While I was toughing through a migraine a few weeks ago, when I got to the point where I could stand to listen to something I lay in bed for a few hours and listened to Radiolab podcasts. Radiolab…how much can I fawn over Radiolab before it gets to be too much? Well I’ll test your patience, because I adore this program. They explore the most fascinating subjects, and are extraordinary storytellers. If you don’t have a lot of time to devote to an hour-long podcast, I highly recommend some of their “shorts,” which are usually about 15-25 minutes long. The most recent short I listened to was “Seeing in the Dark,” featuring the perspectives of two men who had become blind later in life, and exploring their opposed ways of “seeing” the world now. One decisively started shutting out visual perceptions, while the other attempted to further develop, enhance, and create new images.

Radiolab’s Seeing in the Dark

This was especially fascinating in light of my recent readings in philosophy class by David Hume and his distinction between perceptions of our minds: ideas & impressions. In his text An Enquiry concerning Human Understanding, he proposes that we divide our perceptions into those ideas & impressions, and that all our ideas are derived from some original impression (hearing, sight, emotion, feelings, etc.). Consequently, he proposes that someone who does not have the capability of some impression, such as blindness is incapable of forming that corresponding idea. Now I’m simplifying this quite a bit, but I wonder how he would react to Zoltan Torey in this Radiolab podcast, who asserts that not only can he remember the images he had before he became blind, but that he has continued to develop further after he could no longer see?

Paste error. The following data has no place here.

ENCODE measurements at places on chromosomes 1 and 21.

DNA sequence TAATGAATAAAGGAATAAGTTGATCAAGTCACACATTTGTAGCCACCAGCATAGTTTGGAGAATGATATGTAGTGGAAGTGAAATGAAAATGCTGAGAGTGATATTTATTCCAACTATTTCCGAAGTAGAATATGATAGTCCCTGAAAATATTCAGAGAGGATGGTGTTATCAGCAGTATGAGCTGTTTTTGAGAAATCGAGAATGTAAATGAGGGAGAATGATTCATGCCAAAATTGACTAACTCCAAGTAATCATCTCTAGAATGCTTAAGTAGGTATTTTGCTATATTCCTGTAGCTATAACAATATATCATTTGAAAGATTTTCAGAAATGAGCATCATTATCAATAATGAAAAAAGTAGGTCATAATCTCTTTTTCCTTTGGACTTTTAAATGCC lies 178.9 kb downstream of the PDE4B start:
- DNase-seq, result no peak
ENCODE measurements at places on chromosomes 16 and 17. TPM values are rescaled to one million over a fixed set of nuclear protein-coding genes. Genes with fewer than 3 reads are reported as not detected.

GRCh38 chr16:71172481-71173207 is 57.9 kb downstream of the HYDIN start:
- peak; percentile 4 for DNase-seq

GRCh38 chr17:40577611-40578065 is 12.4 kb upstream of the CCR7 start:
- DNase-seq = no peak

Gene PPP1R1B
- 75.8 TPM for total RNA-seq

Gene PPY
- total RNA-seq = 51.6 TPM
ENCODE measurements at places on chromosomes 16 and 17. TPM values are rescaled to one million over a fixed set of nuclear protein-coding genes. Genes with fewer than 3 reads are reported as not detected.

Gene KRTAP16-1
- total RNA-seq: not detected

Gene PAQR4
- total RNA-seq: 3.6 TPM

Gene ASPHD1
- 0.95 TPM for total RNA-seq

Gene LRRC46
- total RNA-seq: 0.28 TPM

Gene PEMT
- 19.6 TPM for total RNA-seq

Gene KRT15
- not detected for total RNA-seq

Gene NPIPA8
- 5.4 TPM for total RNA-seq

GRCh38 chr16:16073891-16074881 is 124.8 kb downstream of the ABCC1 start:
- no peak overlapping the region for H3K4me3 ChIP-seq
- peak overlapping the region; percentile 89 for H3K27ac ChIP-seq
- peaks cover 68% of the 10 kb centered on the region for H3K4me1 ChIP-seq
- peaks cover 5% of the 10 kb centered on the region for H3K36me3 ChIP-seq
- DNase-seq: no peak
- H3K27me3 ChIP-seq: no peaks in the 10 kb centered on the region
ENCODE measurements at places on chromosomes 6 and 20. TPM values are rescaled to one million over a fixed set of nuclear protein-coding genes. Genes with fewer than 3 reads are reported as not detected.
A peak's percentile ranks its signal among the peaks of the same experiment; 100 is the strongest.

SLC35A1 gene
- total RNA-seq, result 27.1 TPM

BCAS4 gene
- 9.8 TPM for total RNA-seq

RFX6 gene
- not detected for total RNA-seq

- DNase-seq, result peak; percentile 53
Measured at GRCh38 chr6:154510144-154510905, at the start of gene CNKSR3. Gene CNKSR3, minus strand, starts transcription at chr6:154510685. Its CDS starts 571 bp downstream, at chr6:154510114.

Also, Christopher Jacrot’s photographs of NYC in the dark.